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What’s workplace design got to do with office dynamics?

Hybrid working puts the pressure back on the individual to expertly communicate and perform within a team of dispersed personnel. How can workplace design help to enhance office dynamics?

What’s workplace design got to do with office dynamics?

In today’s workplace where technology is king and the digital realm is as important as the physical, there’s a renewed focus on people. It may seem like a contradiction; many would argue, after all, that the rise of social media has managed to push us further apart rather than bring us closer together. But the reality is that advancements in new technologies have enabled better communication. Those physical obstacles that once stood in the way of pulling together the best team possible are no longer an issue. It no longer matters that a potential candidate is based in Toronto or Milan while the rest of the team lives in Sydney. These days it’s pretty much a given that the majority of workplaces will have one model of hybrid work or another.

The Industrial Revolution 4.0 has disrupted industry, building on the automated production and digitalisation of the third revolution and blurring the lines between digital and physical spheres, while championing artificial intelligence. Against this backdrop, the idea of the ‘team’ has suddenly been redefined. Because of a new human- centred workplace, the emphasis is on inter-personal relationships and creating community, with the most successful organisations understanding that the need to empower employees to work collaboratively will generate improved results.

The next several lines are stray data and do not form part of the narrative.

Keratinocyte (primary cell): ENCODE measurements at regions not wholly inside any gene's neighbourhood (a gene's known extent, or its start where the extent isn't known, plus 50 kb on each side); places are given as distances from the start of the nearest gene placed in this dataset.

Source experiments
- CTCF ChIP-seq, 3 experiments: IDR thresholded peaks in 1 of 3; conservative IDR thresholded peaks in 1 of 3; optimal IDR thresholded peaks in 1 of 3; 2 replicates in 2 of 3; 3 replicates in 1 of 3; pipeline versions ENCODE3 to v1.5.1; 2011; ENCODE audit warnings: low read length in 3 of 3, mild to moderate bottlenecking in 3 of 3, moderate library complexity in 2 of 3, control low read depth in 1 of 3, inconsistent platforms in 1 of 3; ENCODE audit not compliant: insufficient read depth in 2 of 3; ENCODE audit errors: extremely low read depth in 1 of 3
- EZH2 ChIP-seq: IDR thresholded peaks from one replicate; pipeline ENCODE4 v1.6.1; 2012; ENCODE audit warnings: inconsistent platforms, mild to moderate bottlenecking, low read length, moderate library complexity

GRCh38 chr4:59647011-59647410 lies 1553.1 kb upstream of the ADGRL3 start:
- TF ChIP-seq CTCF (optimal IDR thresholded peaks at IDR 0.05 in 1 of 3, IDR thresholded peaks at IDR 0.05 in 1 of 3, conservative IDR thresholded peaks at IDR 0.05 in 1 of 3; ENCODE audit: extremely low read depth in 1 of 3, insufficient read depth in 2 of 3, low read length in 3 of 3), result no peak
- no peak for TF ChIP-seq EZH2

As the former global head of experience and real estate at Atlassian and founder and CEO of thinkMESH, which helps companies acquire, create and curate community-focused environments, Brent Harman knows a thing or two about office dynamics. “If you look in the dictionary, you’ll see the definition of environment isn’t purely about the physical, it also encompasses social or cultural interactions that have impact on an individual’s life,” he explains.


“If you look in the dictionary, you’ll see the definition of environment isn’t purely about the physical, it also encompasses social or cultural interactions that have impact on an individual’s life.”


“Equal importance needs to be placed not only on business connections, but on social and cultural ones as well. I don’t believe you can start a relationship by conference call, but I think you can maintain one by it. Humans want to belong , so personal interactions are important and that has to be the starting point because you can’t just create a space and expect it to make sense to people and somehow have it help them to become more productive,” he says.

Indeed, Harman believes the currency of the future will be human relationships and connection and all workplaces will be community-driven. “I think our banks will be half the size they currently are in seven years’ time, although they’ll still need to generate the same amount of work, if not more. And what we’ll be asking is, ‘Why does this space exist?’ ” he says. While the answer is open to opinion, things that need to be considered are whether a space is in service to the broader community or if it’s there to service the community within the building, in order to properly accommodate all end users.

So how are designers and architects currently approaching workplace design to better support the rise of the team? Firstly, they acknowledge the workplace is actually a group of like-minded individuals working together towards a shared goal.